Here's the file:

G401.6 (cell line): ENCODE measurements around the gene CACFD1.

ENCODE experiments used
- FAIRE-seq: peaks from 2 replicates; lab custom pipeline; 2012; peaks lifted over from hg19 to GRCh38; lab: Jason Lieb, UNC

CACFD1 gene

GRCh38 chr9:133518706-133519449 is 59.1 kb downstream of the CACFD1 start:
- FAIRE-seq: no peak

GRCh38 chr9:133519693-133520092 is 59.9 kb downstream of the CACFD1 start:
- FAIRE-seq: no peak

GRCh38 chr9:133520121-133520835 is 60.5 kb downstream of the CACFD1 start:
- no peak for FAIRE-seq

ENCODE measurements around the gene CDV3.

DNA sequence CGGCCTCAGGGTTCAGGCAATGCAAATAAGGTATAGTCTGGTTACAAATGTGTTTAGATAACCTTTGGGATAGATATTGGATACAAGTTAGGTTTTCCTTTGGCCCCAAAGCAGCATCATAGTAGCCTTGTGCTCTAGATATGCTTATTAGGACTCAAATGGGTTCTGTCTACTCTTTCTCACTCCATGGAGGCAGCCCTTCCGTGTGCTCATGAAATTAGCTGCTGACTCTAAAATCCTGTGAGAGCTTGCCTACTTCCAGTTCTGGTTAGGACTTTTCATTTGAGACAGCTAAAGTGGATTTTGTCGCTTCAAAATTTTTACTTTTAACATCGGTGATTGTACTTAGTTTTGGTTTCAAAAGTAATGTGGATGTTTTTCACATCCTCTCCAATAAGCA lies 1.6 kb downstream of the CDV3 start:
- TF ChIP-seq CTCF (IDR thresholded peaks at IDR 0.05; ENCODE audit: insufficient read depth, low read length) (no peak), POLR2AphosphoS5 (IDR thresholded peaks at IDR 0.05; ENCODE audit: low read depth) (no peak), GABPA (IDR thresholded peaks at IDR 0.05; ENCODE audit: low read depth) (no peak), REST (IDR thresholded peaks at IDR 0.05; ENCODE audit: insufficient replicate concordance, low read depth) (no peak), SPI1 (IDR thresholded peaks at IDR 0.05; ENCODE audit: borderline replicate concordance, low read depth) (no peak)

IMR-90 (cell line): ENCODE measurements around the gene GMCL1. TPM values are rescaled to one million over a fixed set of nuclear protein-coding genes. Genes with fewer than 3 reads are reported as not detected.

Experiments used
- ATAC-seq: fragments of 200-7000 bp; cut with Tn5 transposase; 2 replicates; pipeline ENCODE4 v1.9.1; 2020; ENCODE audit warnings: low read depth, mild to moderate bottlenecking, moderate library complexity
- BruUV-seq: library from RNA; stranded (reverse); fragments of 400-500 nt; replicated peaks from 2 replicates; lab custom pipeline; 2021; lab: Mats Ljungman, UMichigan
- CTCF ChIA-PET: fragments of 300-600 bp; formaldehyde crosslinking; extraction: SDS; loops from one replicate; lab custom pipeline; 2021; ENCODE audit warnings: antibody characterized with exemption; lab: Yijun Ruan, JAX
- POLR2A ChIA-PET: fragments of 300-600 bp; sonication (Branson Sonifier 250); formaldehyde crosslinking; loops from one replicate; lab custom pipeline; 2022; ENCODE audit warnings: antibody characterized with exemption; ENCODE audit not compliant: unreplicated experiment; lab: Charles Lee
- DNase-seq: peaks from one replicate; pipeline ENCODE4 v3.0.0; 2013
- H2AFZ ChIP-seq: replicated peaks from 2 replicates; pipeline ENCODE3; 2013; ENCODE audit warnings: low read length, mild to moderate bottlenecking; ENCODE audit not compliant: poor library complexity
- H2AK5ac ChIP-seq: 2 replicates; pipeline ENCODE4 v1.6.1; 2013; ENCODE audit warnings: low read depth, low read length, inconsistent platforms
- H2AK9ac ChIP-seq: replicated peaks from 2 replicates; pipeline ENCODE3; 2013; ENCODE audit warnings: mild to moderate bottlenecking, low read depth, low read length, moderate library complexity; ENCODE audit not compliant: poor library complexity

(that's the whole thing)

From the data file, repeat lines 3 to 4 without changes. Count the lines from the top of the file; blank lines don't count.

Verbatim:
- FAIRE-seq: peaks from 2 replicates; lab custom pipeline; 2012; peaks lifted over from hg19 to GRCh38; lab: Jason Lieb, UNC

CACFD1 gene